In the numerous pentest I have conducted over the past couple of years, I never rely solely on tools. I use an approach where tools are just an aid of what I am working on.


As someone who is just starting out in Web Application security, try your hands-on with various web application security and exploitation techniques on vulnerable targets.

These days there are a number of vulnerable web applications which you can exploit in order to get familiar with web application security concepts. DVWA and bWAPP is a good example of what I would recommend to you for your early days as a Web Application Security researcher.

Move from one vulnerable target to the other with tougher exercises.

Read, Practice and Repeat.

7. 1 VM PER DAY:

In order to build a successful career and expertise in Web application security, goal setting is vital.

Here’s what I did — I prepared a list of all possible targets which were available as a Virtual Machine. Refer to Vulnhub or PentesterLab’s Web for Pentester for a good list of available targets.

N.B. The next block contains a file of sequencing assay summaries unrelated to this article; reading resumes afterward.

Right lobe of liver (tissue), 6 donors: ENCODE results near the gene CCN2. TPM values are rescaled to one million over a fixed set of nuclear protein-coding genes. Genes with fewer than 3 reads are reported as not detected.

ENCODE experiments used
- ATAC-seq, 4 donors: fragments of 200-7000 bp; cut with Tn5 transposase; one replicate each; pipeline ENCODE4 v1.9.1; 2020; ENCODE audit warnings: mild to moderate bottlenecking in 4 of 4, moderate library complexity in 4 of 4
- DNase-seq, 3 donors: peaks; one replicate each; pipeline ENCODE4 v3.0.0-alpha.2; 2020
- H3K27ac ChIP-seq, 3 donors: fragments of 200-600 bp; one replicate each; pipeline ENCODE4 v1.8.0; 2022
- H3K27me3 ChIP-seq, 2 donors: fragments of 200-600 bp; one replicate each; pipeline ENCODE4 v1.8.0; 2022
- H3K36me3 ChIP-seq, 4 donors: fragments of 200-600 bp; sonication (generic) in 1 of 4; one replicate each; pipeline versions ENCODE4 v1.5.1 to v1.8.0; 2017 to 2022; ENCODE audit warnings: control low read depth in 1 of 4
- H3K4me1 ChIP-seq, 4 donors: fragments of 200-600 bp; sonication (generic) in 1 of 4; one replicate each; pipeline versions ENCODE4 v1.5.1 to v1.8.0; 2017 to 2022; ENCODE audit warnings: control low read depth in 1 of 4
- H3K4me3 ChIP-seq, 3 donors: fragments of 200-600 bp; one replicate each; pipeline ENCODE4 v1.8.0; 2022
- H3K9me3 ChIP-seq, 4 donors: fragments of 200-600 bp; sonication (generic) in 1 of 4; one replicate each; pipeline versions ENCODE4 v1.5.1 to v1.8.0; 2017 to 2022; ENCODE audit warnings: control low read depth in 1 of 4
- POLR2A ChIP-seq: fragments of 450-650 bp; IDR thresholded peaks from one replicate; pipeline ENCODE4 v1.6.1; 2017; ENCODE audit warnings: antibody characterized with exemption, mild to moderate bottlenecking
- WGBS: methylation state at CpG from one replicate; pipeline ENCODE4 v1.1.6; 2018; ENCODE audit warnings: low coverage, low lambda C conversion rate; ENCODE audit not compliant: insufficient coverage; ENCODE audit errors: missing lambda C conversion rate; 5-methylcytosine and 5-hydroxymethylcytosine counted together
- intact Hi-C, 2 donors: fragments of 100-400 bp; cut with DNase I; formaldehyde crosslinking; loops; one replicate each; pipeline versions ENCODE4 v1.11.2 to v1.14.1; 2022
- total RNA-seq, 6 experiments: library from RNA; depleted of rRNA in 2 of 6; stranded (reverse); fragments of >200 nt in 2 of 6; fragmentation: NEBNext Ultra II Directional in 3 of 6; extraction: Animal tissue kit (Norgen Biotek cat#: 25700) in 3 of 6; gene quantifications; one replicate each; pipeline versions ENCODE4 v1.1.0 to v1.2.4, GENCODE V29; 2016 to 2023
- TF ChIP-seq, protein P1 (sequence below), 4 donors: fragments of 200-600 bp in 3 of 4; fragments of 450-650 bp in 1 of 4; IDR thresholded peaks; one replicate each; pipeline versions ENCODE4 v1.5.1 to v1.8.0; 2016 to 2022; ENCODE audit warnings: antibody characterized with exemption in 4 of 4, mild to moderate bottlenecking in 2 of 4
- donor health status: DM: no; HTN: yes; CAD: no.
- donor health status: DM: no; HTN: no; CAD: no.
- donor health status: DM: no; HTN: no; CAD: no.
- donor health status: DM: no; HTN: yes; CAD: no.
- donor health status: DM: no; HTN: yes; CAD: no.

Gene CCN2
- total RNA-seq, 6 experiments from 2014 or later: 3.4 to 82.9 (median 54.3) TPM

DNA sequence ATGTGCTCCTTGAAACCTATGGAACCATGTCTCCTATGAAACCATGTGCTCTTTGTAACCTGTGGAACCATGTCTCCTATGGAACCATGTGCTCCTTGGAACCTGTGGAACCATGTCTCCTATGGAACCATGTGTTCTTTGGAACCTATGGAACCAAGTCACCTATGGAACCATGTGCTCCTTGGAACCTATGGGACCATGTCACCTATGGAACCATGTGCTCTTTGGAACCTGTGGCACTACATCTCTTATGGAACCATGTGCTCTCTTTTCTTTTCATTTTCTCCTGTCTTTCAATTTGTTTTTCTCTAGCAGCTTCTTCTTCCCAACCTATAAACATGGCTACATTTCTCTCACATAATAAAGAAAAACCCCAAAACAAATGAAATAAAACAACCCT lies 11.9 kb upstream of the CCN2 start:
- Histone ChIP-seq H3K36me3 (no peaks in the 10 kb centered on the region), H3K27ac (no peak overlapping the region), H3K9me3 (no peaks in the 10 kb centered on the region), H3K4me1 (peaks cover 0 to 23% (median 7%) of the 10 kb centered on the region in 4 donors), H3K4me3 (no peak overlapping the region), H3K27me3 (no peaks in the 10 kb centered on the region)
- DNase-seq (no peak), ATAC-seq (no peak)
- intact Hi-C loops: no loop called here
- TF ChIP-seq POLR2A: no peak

I set a goal for myself to exploit one Virtual Machine every day for the initial 30 days to get myself a good exposure of various techniques I could use in order to exploit Web applications.

If you get stuck at any point of time, you can also refer to the walkthroughs and keep going from there. You can also refer to multiple walkthroughs once you have completed the exercise to learn about what all different ways you could have used to achieve the goal.

If you do it for a 30 day period, trust me, you will yourself realize the confidence and skillset that you have gained in Web application security.


Moving from VMs, it’s time to go to the real world.

Create an account on HackerOne, BugCrowd and start looking at the websites for any bugs that you could find.

One of the approach I have found useful for myself is to go for lesser famous websites in order to increase your chances of finding bugs.